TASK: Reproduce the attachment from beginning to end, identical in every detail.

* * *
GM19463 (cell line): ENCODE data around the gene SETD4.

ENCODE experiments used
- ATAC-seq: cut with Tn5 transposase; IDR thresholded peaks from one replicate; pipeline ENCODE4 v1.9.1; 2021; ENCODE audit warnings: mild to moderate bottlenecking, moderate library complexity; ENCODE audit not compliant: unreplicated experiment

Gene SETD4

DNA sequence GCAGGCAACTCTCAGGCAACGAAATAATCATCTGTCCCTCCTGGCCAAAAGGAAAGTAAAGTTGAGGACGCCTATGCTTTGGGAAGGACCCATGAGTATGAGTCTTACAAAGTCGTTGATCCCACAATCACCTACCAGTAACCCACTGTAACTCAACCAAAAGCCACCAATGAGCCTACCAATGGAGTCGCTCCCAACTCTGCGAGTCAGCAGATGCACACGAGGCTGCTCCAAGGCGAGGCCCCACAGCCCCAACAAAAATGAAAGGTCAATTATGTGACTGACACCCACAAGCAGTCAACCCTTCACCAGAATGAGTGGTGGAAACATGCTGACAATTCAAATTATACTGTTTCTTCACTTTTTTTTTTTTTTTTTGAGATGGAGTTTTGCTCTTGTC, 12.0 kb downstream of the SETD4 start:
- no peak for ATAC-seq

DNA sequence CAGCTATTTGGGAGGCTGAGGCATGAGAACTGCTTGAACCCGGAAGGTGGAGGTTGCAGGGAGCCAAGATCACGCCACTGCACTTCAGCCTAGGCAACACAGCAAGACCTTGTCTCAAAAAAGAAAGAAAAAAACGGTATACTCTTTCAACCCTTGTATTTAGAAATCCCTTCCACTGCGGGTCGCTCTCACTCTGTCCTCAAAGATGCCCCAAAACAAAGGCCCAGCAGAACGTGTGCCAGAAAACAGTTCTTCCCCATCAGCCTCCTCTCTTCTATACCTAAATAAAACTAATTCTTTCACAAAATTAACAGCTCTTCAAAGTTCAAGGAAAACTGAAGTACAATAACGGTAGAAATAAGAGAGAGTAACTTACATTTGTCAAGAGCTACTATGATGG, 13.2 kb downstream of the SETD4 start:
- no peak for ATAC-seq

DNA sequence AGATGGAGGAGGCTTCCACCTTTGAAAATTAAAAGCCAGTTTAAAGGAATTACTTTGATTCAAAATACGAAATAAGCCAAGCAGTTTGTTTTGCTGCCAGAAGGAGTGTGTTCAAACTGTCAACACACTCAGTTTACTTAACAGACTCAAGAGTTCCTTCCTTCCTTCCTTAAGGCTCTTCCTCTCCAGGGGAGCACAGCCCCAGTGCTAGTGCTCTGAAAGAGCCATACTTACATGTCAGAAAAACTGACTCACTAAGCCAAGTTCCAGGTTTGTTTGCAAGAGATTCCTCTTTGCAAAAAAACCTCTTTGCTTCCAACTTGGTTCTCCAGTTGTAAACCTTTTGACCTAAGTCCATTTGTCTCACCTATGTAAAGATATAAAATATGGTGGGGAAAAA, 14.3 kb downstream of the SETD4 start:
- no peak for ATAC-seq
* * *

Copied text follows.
GM19463 (cell line): ENCODE data around the gene SETD4.

ENCODE experiments used
- ATAC-seq: cut with Tn5 transposase; IDR thresholded peaks from one replicate; pipeline ENCODE4 v1.9.1; 2021; ENCODE audit warnings: mild to moderate bottlenecking, moderate library complexity; ENCODE audit not compliant: unreplicated experiment

Gene SETD4

DNA sequence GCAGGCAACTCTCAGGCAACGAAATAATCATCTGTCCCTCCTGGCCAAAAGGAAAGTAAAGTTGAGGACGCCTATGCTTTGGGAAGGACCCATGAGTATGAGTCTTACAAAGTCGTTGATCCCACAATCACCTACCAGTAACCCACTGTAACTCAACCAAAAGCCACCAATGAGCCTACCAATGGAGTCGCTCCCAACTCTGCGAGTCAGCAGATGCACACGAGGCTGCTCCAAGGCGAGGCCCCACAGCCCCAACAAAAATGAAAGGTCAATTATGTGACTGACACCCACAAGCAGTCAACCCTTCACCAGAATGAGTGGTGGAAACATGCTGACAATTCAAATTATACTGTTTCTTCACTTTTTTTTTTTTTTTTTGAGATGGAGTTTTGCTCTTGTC, 12.0 kb downstream of the SETD4 start:
- no peak for ATAC-seq

DNA sequence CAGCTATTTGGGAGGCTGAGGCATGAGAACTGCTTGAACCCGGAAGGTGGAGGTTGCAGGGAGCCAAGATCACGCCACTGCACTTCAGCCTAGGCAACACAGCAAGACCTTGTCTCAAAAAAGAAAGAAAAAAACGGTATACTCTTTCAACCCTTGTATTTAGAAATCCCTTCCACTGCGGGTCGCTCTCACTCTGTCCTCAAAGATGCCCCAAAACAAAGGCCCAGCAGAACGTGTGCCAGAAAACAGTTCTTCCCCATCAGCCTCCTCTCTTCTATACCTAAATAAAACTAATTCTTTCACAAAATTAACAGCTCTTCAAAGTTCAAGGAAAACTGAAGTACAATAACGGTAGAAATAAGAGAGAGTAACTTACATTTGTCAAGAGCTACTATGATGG, 13.2 kb downstream of the SETD4 start:
- no peak for ATAC-seq

DNA sequence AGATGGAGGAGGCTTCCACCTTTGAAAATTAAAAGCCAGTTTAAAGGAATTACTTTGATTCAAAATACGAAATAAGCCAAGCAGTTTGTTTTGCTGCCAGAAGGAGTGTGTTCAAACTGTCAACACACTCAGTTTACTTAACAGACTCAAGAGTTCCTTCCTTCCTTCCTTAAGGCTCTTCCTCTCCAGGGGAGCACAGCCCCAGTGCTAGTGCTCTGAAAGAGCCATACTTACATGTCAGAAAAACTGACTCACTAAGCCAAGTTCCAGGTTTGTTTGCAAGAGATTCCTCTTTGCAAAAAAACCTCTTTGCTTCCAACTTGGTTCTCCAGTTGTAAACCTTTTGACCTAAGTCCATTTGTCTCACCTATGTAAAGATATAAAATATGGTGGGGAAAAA, 14.3 kb downstream of the SETD4 start:
- no peak for ATAC-seq